As at the Hilton nearby, there is a year-round schedule of business groups and meetings at the Sheraton Universal, but it also hosts some regular show-biz events, the annual Dupre ballroom dancing competition and the "Little Miss America" pageant in the main ballroom.
Burbank-based Dick Clark Productions Inc., the independent TV production company headed by the legendary host of "American Bandstand," has for years held its annual Christmas party at the Sheraton Universal's roof garden, with spectacular floor-to-ceiling views of the Valley.
"We love the lights," said Dick Clark spokeswoman Logan Carr.
Since its core customers are business travelers, the Sheraton Universal has gone to some lengths to satisfy the special needs of corporate guests. There are 52 "smart rooms" on the property: upgraded accommodations containing in-room printers, fax machines and copiers, plus larger desk areas, better lighting and ergonomic chairs. Those rooms command an extra $25 above the regular room rate.
"It's kind of like an office in your room," said Deborah Bernstein, spokeswoman at Starwood Hotels & Resorts Worldwide, Sheraton's White Plains, New York-based corporate parent.
At the western end of the Valley, in Woodland Hills, the 14-year-old Warner Center Marriott seems to be the Valley's business address. One of the hotel's biggest assets is its location, adjacent to the Warner Center business park at 21850 Oxnard St.
General Manager Terry Alder said the hotel rents about 37,000 group rooms (involving 10 or more guests) annually, and counts executives from the health-care, pharmaceutical and computer software industries, as well as lawyers, among its regular business-group customers.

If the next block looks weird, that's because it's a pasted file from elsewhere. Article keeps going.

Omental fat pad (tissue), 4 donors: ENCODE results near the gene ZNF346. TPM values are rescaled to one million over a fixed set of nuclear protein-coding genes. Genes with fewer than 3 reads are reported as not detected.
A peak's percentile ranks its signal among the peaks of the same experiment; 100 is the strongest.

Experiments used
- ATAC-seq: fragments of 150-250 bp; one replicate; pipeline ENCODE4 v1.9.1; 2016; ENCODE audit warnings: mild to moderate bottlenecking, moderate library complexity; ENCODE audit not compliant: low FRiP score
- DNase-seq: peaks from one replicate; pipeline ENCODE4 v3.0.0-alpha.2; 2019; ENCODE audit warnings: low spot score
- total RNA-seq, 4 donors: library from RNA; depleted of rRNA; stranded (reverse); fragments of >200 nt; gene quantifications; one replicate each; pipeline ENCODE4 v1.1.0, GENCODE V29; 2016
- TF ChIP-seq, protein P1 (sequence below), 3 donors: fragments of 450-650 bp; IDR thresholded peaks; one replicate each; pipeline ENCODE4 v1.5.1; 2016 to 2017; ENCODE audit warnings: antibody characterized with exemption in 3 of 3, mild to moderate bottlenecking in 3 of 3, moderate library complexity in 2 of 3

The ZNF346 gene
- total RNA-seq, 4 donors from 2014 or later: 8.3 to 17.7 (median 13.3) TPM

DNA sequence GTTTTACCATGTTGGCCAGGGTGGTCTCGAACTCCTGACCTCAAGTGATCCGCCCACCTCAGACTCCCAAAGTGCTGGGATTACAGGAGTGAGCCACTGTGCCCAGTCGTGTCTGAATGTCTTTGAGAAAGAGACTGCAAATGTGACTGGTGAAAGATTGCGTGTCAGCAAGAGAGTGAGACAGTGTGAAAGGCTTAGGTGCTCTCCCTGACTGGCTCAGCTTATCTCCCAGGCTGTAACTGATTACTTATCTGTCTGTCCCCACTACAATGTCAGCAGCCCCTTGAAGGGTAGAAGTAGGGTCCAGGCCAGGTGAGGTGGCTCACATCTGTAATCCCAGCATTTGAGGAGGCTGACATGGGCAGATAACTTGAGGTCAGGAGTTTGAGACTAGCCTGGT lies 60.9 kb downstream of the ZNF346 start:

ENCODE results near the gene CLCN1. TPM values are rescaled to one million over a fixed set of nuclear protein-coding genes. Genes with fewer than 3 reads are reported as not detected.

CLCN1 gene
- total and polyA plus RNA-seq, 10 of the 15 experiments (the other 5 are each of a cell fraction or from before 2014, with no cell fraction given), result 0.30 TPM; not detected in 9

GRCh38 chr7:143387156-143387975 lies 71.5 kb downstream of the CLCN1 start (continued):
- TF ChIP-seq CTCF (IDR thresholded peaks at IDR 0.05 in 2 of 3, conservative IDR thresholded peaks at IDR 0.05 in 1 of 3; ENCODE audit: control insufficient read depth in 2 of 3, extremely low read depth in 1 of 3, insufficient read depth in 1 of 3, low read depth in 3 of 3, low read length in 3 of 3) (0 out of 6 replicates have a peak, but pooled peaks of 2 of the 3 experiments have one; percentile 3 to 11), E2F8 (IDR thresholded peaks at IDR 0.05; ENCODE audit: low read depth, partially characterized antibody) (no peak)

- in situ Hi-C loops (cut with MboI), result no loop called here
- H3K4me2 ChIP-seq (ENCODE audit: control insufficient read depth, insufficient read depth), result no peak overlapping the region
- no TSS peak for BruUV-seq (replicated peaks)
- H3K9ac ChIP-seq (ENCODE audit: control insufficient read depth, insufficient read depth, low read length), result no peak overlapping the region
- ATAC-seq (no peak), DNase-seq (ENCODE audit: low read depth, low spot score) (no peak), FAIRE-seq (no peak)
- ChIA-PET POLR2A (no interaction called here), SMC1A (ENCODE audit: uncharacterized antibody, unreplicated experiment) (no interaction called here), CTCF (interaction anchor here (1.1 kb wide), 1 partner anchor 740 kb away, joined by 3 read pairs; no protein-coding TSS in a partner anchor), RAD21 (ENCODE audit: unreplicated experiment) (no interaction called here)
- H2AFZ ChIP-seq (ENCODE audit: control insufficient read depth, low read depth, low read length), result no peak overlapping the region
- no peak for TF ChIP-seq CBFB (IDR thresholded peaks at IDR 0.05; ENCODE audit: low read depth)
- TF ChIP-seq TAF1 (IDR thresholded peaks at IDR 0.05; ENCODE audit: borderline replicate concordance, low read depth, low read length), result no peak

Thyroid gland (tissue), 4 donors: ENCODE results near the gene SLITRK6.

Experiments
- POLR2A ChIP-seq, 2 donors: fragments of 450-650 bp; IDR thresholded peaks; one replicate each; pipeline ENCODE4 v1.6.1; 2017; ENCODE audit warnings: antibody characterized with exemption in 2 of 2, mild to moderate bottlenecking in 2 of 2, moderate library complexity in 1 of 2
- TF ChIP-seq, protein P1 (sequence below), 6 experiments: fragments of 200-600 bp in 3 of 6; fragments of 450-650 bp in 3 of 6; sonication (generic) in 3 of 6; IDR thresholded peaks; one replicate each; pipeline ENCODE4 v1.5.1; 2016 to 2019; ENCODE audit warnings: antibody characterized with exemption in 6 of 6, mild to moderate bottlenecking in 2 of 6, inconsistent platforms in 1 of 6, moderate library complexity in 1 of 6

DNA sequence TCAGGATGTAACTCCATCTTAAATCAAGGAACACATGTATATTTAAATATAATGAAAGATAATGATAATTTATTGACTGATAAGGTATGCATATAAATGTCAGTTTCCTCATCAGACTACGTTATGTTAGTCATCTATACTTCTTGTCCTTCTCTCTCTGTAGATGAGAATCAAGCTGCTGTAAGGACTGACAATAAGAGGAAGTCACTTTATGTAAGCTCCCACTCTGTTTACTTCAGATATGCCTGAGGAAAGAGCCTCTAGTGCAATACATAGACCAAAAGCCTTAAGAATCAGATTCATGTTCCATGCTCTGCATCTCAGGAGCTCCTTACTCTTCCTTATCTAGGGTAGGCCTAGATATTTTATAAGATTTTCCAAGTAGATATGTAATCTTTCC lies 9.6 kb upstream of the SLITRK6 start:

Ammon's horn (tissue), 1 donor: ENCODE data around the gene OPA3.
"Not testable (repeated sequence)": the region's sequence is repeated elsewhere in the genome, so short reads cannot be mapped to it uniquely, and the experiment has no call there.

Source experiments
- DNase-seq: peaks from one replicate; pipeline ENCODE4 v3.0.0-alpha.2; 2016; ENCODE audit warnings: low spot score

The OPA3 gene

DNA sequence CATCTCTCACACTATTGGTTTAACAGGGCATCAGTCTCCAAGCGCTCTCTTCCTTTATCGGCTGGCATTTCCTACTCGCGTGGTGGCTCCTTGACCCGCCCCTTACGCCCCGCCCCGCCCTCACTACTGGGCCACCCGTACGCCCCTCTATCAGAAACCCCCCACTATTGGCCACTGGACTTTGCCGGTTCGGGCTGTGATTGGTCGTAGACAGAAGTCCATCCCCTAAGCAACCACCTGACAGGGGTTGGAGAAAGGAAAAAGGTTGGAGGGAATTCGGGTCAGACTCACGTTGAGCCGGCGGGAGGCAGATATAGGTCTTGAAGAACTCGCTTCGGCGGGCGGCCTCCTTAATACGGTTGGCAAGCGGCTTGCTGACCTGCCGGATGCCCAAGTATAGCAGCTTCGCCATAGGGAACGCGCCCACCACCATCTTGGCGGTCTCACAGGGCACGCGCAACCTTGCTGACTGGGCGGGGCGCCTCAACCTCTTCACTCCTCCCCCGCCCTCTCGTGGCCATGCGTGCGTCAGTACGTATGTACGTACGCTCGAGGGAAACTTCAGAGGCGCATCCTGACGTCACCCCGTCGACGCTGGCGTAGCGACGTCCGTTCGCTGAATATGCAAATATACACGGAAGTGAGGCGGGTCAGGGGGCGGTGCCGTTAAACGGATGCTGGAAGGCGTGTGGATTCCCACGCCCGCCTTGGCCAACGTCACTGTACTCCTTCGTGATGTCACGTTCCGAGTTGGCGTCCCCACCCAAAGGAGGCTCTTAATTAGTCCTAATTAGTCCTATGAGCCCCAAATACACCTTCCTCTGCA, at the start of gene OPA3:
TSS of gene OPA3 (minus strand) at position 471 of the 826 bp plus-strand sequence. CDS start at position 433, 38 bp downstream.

The hotel has worked hard to develop a Valley identity, a practice in keeping with Marriott's corporate philosophy stressing community involvement.
The Valley Industry & Commerce Assn. has held its annual business forecast meeting at the Marriott for the past four years, and frequently holds regular meetings there as well.
"They're pros," said Alan Ungar, co-chair of VICA's federal issues committee. 'When something goes wrong, they fix it immediately."
Alder, in place for only 10 months, has become a community booster in a hurry. He's a director of the Valley Cultural Center, which promotes area arts, and an executive director of the Woodland Hills Chamber of Commerce. The hotel donated $23,000 in in-kind services to the Valley Cultural Center to help put on, among other things, the free concerts that take place in the adjacent Warner Park.
The Marriott has also hosted the annual Fernando and Golden Horn Awards for Valley community and arts leaders.
Business travelers, however, make up 80% of its customer base. The hotel has a corporate rate of $144 a night, plus an extra $10 to $15 a night for a room on one of two concierge floors with special services.
The hotel, remodeled after the 1994 Northridge earthquake, is in the throes of another remodel as part of its regular cycle of updating. Warner Center Marriott's 463 rooms are receiving new carpets, drapes, furniture, bedspreads and 25-inch TVs to replace its 21-inch sets. The hotel has redone 16 rooms so far and expects to have 360 done by Sept. 15.
Also competing for the business traveler and corporate event dollar in the area is the 318-room Warner Center Hilton & Towers at 6320 Canoga Ave. in Woodland Hills. It books a fair share of local area business meetings, but bigger events inevitably go the Marriott since the Hilton's smaller ballrooms can accommodate only 300 guests for lunch and dinner events.